Bobby Flay + the Yogurt
DON’T MESS IT UP THIS TIME, @BFLAY. To be fair, the seen-everywhere chef has slowed his roll significantly on social media, but a recent Tweet mentioning FAGE yogurt brought up some old feelings of fear. Remember the last time that happened? He essentially spammed followers with a yogurt commercial in the form of about six Tweets, killing any authenticity in a blatant show of his pay-for-play support.
I’m not knocking corporate sponsorships; you gotta do what you gotta do, man. But I stand by my earlier point that when this ridiculously awful sponsored content makes it onto a platform that prides itself for its insider access, it not only dilutes the advertising message, it turns followers against you.
So far, we’re in the clear re: spammy FAGE messages. Here’s hoping it stays that way.
Wine. And. Booze. Home. Delivery.
Good idea or best idea? Sure, I poke fun at the bevvy of home food-delivery services offered in the Bay Area, but Six Doors just upped the ante with its offer to deliver booze and/or wine directly to my door. To be fair, they offer delivery of other things too, and seem to be a curation shop of sorts, helping locals find the best gifts from San Francisco businesses which they can also have delivered straight to their doors.
But really: liquor and wine. Same-day delivery. Not having to even get dressed to buy booze. I’ll take it.
Fake Restaurants on Seamless
BREAKING: people take advantage of online anonymity. In New York, Tribeca Citizen uncovered a scandalous web of fake restaurants on Seamless. First, someone noticed the address of one restaurant listed as an apartment building. By cross-referencing the phone numbers, they discovered a network of fake restaurants offering deliveries serviced by one restaurant kitchen (with a “B” heath grade, FWIW). Besides being deceiving, I’m guessing this is also illegal (health codes and misrepresentation and all that.) For its part, Seamless immediately got to work on the issue and is no doubt launching a whole new way of sussing out the fakers. But, goes to show that review sites (coughYelpcough) are not the only magnet for this sort of trickery. Here’s hoping they figure out a way to fix the issue — at least for convenience’s sake.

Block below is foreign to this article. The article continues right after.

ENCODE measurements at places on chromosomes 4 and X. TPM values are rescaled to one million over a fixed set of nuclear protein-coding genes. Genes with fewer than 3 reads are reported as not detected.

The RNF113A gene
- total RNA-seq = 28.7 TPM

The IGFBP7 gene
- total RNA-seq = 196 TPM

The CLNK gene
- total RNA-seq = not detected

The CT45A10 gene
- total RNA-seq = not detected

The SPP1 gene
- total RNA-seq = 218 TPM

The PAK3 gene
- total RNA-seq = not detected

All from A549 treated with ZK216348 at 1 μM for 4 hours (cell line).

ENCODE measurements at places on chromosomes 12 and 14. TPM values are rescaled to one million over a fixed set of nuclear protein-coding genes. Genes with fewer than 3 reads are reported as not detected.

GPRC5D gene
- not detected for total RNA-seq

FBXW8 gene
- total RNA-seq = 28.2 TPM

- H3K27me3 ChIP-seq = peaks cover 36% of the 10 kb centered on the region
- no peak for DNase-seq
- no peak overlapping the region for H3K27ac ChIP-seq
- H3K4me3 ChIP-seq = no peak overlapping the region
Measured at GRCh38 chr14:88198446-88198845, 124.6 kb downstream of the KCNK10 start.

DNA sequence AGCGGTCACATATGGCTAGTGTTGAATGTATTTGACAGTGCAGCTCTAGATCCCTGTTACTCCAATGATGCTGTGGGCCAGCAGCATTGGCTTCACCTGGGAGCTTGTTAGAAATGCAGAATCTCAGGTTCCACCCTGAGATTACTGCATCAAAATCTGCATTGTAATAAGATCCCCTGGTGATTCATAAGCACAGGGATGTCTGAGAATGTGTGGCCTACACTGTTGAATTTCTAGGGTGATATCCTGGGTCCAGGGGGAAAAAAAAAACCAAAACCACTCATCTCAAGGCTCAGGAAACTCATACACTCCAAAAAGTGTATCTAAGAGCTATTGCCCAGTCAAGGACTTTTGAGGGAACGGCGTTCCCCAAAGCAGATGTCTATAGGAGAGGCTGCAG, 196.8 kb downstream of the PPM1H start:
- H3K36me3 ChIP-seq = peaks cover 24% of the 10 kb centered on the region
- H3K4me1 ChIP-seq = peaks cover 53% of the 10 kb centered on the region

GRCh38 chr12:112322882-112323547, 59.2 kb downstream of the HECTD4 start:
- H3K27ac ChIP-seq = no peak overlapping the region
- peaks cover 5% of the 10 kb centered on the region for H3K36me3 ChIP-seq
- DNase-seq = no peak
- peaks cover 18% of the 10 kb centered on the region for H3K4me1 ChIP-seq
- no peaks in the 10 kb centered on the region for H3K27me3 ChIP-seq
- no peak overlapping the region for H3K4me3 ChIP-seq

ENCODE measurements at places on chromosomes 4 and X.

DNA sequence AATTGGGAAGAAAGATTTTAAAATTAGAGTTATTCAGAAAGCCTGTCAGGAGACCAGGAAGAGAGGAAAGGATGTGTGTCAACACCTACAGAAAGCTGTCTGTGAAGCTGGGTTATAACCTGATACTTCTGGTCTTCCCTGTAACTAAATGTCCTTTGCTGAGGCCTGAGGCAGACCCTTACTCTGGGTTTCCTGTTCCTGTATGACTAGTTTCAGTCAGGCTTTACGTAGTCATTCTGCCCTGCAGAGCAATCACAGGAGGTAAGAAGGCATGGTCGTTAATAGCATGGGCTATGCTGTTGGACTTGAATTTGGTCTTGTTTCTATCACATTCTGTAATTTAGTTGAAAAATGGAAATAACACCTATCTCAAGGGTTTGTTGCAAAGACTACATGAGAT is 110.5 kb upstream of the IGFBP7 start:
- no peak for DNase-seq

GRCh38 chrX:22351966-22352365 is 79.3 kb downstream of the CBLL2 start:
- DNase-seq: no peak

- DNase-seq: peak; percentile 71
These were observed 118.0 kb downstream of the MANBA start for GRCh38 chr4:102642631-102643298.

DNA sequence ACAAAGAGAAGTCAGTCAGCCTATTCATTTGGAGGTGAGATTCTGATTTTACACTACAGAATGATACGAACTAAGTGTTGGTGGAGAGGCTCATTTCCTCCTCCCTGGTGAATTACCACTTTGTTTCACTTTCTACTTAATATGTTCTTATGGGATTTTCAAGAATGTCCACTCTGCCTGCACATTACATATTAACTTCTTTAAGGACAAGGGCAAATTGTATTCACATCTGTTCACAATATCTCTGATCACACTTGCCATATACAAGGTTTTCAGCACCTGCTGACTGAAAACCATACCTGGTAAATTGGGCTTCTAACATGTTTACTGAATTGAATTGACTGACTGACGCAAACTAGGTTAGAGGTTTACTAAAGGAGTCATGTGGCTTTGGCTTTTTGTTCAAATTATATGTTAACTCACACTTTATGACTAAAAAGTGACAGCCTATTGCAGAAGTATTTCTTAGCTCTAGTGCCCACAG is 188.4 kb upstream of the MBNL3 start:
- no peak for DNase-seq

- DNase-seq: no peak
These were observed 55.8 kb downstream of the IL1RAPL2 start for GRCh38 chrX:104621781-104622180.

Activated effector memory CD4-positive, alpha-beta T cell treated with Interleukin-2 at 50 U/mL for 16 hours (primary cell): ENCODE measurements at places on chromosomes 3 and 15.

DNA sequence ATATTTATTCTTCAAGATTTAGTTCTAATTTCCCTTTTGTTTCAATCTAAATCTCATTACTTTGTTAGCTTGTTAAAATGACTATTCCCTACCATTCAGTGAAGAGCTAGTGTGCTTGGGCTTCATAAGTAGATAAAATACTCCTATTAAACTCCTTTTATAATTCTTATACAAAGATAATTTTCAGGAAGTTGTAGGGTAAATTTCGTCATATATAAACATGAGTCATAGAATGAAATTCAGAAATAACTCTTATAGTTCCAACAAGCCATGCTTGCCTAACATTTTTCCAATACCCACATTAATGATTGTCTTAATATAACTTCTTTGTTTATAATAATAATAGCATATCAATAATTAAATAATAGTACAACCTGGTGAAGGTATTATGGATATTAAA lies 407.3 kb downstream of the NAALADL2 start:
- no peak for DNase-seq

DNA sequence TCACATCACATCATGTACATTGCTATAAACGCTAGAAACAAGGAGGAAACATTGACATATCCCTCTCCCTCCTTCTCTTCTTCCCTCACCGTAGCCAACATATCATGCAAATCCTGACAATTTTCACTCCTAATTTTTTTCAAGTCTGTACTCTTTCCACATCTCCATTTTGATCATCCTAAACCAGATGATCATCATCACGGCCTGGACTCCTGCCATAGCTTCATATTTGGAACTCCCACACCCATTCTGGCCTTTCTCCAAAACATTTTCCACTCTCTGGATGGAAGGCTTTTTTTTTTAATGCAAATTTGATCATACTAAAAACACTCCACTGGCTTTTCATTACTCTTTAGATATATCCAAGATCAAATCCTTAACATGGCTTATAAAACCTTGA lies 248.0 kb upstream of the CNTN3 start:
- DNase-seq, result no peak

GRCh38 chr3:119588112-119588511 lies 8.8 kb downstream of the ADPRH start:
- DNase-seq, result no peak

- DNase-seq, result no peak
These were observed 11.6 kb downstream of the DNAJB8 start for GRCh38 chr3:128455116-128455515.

The Future will be Televised
Is this the future of restaurants? A restaurant in Dubai (that bills itself as an “interactive restaurant”) is limiting face time with human staff as much as possible. It’s introduced gigantic touchscreen tabletops encouraging diners to browse digital menus, place orders, and even watch through the camera as the kitchen prepares their meal. Or, guests can use the digital tabletop to check news, Facebook, or any other variety of sites. (I wonder if they block porn.) Or, if that’s too much for you, you can choose a “digital tablecloth” pattern to enjoy with dinner. Huh.
Kill Some Time with the Food Porn Index
Awesome site alert: the Food Porn Index, an interactive look at the food we’re sharing on social media. (Spoiler alert: too much junk food.) The site pits fruits and vegetables like #avocado and #artichoke against #burger (seriously, click on the cheeseburger graphic) and #bacon. Actually, click on any of the elements for a fun, often interactive, and time-sucking animation. The message is clear: stop eating and tweeting pictures of junk; start eating and tweeting your fruits and veggies. Fun stuff with a solid message.
- What’s better than the dog-shaming meme? The poultry-shaming meme — Thirdroar
- This is what happens when you wear Google Glass to a dive bar — SF Haighteration
- A new networking platform for the local food movement — Food+Tech Connect